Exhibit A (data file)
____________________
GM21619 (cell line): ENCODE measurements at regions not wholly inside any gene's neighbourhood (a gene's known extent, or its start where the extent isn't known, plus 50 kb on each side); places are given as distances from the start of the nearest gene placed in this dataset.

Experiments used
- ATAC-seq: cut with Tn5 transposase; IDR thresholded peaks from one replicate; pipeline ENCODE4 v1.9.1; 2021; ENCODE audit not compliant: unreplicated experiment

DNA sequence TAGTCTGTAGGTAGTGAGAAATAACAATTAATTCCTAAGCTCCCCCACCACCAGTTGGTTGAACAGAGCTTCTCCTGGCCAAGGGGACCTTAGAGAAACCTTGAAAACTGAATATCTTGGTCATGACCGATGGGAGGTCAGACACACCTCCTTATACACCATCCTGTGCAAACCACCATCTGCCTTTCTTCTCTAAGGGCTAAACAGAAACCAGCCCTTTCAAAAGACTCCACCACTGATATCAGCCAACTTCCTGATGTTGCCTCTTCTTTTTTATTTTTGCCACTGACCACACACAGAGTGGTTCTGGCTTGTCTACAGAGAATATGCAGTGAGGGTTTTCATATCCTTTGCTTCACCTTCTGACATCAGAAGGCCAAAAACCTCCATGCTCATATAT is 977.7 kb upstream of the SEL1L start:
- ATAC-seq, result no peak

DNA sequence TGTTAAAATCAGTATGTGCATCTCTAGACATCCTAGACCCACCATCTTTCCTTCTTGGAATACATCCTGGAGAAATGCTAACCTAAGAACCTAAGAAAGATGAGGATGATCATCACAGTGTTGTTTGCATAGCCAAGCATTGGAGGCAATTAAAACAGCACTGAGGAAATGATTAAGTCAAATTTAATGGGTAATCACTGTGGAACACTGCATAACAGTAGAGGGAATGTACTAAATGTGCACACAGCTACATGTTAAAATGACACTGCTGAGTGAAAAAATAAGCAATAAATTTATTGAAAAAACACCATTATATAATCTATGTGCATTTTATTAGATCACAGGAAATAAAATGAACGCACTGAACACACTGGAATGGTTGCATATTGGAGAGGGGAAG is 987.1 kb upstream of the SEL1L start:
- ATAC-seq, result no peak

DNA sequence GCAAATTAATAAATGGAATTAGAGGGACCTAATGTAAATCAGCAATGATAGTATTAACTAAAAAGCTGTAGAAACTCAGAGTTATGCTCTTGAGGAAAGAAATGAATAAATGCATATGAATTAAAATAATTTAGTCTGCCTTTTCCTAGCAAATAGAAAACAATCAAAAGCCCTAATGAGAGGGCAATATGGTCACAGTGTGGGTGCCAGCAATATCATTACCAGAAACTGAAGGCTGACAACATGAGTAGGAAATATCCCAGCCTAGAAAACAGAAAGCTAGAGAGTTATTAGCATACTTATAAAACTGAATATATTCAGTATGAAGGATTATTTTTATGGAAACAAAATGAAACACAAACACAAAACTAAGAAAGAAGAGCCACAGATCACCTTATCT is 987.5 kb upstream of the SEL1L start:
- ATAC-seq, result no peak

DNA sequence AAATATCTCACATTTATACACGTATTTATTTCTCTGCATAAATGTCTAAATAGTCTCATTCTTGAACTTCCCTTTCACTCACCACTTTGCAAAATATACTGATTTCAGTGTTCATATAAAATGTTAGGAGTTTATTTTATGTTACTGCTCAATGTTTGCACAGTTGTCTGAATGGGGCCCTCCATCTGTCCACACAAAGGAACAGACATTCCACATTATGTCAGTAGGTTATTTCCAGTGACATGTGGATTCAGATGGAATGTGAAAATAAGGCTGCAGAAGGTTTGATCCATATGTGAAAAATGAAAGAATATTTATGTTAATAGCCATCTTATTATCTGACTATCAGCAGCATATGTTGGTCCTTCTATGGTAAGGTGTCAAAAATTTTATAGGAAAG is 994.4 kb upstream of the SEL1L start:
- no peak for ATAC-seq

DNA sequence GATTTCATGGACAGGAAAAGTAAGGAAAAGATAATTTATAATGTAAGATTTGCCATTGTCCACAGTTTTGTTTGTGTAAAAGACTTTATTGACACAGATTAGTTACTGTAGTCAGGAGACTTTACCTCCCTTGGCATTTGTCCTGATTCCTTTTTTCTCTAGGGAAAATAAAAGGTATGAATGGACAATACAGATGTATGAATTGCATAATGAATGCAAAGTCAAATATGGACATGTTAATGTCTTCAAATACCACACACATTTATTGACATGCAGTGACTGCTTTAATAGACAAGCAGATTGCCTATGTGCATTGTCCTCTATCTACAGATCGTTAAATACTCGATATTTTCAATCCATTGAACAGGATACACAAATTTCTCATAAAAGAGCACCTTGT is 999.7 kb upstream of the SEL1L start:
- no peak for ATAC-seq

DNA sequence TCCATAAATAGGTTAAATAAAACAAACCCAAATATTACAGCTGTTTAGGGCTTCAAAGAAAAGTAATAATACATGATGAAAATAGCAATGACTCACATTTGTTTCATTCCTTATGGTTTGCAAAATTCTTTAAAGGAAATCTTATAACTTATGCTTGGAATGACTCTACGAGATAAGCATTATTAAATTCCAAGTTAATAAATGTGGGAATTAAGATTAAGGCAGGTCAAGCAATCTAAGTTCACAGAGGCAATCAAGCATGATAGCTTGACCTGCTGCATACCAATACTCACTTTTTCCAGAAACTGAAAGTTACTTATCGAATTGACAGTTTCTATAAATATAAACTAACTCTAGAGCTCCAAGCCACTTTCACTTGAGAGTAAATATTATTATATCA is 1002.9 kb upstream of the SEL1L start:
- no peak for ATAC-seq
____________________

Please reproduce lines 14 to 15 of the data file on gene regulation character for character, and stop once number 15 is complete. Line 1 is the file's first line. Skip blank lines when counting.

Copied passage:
DNA sequence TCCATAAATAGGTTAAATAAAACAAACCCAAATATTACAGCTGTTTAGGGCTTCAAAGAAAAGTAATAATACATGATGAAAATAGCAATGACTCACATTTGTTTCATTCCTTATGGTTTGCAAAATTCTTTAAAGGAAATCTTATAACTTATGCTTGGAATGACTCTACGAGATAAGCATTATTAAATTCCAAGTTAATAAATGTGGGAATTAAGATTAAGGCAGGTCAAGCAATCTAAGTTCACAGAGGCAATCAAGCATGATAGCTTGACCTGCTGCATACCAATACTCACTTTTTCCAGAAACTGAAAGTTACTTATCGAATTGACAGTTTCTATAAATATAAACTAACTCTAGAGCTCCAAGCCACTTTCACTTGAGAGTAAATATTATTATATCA is 1002.9 kb upstream of the SEL1L start:
- no peak for ATAC-seq